Caldera Update – Reply Brief for Petitioner Filed
In a very concise manner, Petitioner has filed his Reply Brief to the Respondent Brief in Opposition, reiterating to the Supreme Court that there is a real case and controversy regarding the effect of state law preemption of the Medicare Secondary Payer Act in this case and therefore that he is not requesting an advisory opinion. In defense of accusations that the Petition for Cert was broader than the issue raised before the Fifth Circuit, Calder responded that it was necessary because the Fifth Circuit’s analysis broadened the application to any state law. In response to accusations that Petitioner manufactured this action, attention was directed at the timeline of events. If this allegation was true, Caldera would have had to have been clairvoyant and extremely patient as this issue was over ten years in the making and mostly of the insurer’s doing, having used an “extent of injury” argument to terminate medical benefits of an unrepresented claimant for an uncontested claim in a state with no medical closure. With regard to qui tam allegations, Petitioner needlessly points out that the Respondent is simply wrong on that issue as Respondent was in fact simply wrong. MSP is not a qui tam statute and there is a considerable amount of case law and a sanction against Douglas Stalley for filing them to prove it. Regardless, case like this, brought by the Medicare beneficiary, have been the only successful use of §1395y(b)(3)(A) to date as no one else has a personal financial interest. And lastly, Caldera addresses the misrepresentation of US v. Rhode Island Insurer’s Insolvency Fund and reiterates that McCarran-Furguson is not applicable here as the MSP is a federal statute specifically regulating the business of insurance. Very simple, to the point and in only 11 pages inclusive of cover and tables.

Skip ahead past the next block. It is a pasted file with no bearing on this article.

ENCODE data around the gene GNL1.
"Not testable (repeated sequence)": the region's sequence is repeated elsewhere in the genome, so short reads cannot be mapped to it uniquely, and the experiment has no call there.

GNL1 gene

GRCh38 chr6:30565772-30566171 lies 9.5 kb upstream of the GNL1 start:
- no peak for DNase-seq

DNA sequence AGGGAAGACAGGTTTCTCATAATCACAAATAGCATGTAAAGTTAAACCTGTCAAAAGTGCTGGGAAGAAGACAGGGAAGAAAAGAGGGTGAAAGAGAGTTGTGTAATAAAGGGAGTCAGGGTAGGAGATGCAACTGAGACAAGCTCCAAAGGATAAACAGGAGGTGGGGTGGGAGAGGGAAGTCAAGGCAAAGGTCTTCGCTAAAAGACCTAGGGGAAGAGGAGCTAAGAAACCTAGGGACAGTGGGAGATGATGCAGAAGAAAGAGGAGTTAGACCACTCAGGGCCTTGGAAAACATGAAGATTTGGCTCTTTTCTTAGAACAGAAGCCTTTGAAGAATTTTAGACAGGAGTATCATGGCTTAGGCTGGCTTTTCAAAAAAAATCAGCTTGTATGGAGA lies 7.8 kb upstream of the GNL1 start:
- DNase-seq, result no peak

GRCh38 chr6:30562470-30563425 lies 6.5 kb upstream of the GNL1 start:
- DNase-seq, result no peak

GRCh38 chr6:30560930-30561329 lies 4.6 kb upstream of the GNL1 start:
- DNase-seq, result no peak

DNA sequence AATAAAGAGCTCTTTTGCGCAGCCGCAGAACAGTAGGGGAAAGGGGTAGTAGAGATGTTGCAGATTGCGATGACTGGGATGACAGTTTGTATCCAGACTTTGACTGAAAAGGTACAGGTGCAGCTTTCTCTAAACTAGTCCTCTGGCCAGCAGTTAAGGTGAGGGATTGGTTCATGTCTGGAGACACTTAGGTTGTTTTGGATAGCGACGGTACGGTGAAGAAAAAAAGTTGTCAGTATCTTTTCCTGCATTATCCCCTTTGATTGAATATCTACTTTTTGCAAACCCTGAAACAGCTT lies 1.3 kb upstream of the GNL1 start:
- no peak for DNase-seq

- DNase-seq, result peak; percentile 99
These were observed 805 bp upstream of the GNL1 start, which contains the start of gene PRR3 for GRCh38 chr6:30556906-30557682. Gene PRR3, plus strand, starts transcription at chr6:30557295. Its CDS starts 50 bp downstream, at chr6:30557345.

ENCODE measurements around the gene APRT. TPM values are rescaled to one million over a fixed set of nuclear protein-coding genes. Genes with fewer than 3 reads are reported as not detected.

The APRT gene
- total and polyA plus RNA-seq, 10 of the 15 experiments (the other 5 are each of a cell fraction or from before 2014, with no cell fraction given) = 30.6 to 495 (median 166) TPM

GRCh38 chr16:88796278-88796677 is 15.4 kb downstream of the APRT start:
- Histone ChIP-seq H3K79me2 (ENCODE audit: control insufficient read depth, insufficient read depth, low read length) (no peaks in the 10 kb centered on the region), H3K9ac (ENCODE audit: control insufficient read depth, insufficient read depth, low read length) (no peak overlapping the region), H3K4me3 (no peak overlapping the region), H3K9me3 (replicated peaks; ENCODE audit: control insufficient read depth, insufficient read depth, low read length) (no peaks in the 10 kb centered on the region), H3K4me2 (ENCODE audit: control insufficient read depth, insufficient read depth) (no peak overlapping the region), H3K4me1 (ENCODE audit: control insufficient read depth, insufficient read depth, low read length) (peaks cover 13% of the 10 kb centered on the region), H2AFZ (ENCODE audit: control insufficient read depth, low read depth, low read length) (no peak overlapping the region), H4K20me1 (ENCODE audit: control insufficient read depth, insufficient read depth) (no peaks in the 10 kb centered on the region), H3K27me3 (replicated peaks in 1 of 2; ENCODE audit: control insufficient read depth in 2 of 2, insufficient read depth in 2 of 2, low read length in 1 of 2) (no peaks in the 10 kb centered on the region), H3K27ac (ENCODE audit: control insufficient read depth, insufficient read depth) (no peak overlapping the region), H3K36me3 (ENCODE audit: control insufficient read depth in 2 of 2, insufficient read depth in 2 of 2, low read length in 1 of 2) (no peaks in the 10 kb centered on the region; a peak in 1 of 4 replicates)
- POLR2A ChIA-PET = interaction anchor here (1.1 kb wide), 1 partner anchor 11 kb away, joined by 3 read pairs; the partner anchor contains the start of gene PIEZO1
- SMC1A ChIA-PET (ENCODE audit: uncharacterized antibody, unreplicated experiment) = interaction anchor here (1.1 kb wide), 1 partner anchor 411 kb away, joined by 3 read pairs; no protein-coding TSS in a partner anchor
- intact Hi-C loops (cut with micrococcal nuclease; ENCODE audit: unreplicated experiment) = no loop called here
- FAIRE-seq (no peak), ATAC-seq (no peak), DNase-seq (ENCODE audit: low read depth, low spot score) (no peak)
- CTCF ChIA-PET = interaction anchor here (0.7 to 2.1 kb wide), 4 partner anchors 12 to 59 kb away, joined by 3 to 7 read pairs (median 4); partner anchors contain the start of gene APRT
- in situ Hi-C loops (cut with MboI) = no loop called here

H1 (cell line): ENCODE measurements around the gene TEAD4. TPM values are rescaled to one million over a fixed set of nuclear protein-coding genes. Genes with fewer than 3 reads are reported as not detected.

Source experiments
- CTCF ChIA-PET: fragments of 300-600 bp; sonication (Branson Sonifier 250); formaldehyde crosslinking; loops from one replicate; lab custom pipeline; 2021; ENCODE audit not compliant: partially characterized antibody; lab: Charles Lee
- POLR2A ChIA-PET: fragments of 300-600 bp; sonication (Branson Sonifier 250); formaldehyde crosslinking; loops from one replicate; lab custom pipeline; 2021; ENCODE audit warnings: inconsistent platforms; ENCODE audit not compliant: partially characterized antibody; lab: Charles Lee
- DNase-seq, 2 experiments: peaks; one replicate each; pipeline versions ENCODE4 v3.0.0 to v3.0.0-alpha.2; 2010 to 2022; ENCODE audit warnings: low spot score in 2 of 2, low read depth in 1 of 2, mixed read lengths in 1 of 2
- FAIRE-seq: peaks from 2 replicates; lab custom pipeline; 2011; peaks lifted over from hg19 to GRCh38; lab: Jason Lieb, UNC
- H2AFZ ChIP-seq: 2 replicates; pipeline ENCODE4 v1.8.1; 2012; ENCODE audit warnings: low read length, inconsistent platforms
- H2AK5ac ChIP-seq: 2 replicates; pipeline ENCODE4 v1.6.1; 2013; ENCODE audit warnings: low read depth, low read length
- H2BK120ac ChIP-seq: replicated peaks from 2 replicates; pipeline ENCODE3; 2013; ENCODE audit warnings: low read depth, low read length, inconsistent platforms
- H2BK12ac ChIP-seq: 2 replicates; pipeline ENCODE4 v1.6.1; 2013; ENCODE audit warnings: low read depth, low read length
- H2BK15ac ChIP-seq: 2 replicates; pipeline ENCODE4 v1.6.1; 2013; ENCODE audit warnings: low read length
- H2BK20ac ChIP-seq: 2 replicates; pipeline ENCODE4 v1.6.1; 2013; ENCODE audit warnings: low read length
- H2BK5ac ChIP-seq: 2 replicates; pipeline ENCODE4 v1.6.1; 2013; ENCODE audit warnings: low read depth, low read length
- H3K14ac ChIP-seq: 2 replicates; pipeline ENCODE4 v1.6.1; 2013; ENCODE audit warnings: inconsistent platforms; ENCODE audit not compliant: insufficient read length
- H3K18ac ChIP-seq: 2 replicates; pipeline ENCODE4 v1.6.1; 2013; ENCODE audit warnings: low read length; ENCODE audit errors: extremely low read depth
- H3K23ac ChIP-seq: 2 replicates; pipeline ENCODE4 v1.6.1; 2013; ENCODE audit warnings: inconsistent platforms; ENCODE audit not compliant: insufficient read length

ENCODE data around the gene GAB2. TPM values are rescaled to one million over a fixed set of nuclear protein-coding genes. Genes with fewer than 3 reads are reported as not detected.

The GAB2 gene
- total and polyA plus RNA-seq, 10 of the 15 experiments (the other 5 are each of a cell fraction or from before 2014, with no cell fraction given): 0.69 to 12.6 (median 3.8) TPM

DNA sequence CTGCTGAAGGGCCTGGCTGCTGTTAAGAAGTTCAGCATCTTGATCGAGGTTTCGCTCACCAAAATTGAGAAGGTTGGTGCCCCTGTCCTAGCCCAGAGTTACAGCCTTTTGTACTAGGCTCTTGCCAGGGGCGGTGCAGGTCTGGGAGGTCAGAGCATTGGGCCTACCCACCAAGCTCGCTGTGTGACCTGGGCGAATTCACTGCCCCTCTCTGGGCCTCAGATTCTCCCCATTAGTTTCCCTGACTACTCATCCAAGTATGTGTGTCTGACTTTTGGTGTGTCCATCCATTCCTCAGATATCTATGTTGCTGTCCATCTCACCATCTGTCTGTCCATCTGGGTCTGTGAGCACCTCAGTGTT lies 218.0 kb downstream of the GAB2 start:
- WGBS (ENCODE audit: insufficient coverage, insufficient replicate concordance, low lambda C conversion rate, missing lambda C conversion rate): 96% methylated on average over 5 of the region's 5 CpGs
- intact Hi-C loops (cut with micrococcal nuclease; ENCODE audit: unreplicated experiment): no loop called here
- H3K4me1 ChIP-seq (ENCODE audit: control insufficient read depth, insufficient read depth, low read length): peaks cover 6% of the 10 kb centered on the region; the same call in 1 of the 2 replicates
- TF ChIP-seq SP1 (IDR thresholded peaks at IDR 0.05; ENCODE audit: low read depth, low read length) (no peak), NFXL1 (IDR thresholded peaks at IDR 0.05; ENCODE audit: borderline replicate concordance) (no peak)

Unfortunately this brief is limited to responding to desperate arguments raised by the Respondent, otherwise more poignant issues could have been emphasized for the benefit of the Court. This is not truly a federal preemption issue if the “responsibility” needed for MSP purposes proves to be for the injury in general and not necessarily any individual payment. And frankly this is hardly any different than collateral source rules that prohibit recovery of medical expenses except when there is a statutory recovery right. We need to come to terms with the concept that anything that aids the long term viability of the Medicare trust funds in light of our aging population is going to prevail. If cert is denied, we should be on the lookout for legislative closure of this loophole allowing primary payers to shirk payment responsibility for administrative technicalities. Last time the federal government was faced with such a limitation, we got a technical amendment in the Medicare Modernization Act of 2003 that expanded the MSP not only to self insurance situations that were not formal plans, which was the litigation issue the government needed to overcome, but we also attached personal liability to anyone in receipt of funds from the settlement. SO be careful what you wish for here.
And now we wait…